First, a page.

What’s Brewing at Massive Health? A Chat with Newly Funded Co-Founders Sutha Kamal and Aza Raskin
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make products that actually change users’ behavior. Why is it that you can have fantastically designed products when you want to make a phone call or listen to music, but when you’re sick you’re back to something that feels clinical and sterile? It’s no wonder people have trouble changing their behavior.
X: Isn’t one of the problems that there’s a fundamentally separate economy for healthcare? As soon as someone gets sick, it’s no longer consumer themselves making choices and paying the costs, it’s doctors making choices and insurers paying. In a market like that, how do you build products that restore individual control?
AR: There’s an analogy here, and I say it with humility—I’m about to compare us with Apple, so take it with a grain of salt. But if you look at the telephony space of even a couple of years ago, a lot of companies had to pander to the carriers, and they couldn’t make a product that focused on the person. Apple changed all that. So when we look at the health space, we see an analogy. Many companies work on the clinical side of things first. We want to flip that around and work with people first and the clinical side second.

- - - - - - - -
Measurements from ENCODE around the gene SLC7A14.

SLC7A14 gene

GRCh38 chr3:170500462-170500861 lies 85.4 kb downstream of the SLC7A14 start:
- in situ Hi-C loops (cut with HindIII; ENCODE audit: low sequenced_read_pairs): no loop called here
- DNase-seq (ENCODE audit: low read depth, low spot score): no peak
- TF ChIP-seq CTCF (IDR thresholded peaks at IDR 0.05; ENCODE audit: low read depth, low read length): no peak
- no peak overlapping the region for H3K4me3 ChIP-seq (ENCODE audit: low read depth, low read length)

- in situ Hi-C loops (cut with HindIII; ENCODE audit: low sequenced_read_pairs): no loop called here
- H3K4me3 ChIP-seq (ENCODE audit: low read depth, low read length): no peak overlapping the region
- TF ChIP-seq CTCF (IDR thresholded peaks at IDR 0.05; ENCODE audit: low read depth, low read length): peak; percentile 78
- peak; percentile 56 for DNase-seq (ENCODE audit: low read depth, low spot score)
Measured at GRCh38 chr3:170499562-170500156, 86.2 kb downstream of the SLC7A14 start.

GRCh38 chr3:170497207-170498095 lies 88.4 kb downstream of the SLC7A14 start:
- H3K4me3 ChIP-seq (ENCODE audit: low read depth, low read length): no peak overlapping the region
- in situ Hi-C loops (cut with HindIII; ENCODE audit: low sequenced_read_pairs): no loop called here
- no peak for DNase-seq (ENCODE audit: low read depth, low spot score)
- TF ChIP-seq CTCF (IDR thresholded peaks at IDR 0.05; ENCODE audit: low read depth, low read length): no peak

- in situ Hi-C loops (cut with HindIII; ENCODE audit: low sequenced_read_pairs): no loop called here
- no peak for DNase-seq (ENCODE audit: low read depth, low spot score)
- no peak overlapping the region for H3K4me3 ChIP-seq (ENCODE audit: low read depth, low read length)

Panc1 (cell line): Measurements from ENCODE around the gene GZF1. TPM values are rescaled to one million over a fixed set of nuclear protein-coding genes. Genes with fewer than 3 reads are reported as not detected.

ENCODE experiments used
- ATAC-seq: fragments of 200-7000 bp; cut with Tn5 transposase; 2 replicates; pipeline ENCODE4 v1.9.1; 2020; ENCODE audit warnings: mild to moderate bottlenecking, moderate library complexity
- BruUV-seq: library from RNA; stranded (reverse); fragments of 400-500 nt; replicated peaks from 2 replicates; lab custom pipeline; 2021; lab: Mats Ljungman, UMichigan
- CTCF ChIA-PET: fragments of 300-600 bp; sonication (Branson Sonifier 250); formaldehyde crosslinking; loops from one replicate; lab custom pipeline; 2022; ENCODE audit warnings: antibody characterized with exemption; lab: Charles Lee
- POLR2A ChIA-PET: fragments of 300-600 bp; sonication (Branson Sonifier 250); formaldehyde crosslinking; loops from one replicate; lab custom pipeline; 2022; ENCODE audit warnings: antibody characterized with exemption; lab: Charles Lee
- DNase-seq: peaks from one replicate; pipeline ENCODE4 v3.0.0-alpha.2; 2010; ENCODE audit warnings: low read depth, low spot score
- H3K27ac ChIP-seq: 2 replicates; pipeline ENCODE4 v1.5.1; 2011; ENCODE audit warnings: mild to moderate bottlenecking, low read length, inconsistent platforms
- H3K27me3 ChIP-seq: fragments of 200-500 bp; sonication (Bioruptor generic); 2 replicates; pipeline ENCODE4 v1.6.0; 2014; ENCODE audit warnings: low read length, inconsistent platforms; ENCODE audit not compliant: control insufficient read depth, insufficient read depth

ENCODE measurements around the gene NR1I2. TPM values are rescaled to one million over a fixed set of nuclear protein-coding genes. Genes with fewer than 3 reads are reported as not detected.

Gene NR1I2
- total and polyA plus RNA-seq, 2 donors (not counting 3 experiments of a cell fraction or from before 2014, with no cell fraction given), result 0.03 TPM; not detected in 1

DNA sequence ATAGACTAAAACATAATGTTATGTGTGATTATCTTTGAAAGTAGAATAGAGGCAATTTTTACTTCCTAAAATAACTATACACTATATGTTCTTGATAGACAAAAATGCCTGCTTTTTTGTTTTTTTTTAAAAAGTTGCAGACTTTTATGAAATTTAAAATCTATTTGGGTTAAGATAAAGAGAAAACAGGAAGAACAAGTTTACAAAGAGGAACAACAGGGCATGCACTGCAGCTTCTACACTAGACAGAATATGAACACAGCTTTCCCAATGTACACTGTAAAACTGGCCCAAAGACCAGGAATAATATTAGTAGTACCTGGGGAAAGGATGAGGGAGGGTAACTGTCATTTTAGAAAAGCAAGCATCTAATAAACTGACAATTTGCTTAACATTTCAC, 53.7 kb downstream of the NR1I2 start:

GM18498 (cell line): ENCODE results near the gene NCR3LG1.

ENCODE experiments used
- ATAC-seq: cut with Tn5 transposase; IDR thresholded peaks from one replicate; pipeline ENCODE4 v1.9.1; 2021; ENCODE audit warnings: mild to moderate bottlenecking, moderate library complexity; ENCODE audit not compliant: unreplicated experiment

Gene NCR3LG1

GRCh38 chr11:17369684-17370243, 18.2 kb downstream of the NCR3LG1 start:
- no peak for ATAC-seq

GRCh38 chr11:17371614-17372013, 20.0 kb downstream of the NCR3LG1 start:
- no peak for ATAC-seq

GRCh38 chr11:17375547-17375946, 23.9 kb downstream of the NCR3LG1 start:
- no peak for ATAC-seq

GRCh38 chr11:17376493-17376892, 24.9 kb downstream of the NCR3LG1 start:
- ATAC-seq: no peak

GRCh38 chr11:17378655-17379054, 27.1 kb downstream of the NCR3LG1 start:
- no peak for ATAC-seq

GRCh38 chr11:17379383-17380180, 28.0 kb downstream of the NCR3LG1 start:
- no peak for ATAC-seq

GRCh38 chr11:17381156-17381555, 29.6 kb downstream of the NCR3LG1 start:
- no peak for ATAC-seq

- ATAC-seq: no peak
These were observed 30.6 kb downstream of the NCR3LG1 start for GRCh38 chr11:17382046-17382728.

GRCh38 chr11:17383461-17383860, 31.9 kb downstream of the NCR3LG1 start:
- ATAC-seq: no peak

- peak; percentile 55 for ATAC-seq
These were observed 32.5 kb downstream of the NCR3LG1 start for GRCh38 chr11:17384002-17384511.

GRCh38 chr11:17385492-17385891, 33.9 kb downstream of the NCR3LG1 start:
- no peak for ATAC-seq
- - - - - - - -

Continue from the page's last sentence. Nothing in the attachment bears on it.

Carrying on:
Sutha Kamal: We’re going after a problem that’s been pretty difficult, but there are a couple of novel things going on in the landscape. Healthcare costs have been rising faster than inflation, but for the last few years some employers have begun to move a few of those costs back to employees, so people have having to take more responsibility. Through healthcare savings accounts they’re being given a tax-free way to save for their healthcare. So people are being given specific forms of control. And two-thirds of large employers are looking for ways to pay people to take better care of their health. We have a couple of novel approaches to helping with this, and that is why investors are coming to us.
X: What are those novel approaches?
AR: One of the major problems with medicine as it stands now is that you spend, on average, 7 minutes per visit with your physician. The average person with diabetes spends one minute talking about their blood glucose with their physician. That’s not enough time to determine trends or even to ask a simple question like “What can I do today to make my life better than it was yesterday?” But Silicon Valley is full of data geeks. We are data geeks. We can correlate all the activities you do—whether it’s exercise or controlling your blood sugar or your weight—to the kinds of actions that make your life better.
SK: One of the beautiful things about mobile is that you have this proliferation of really cheap sensors. Think about your smartphone—it has a camera, an accelerometer, GPS, a gyroscope. We are at an inflection point on the hardware side where the average consumer can … Next Page »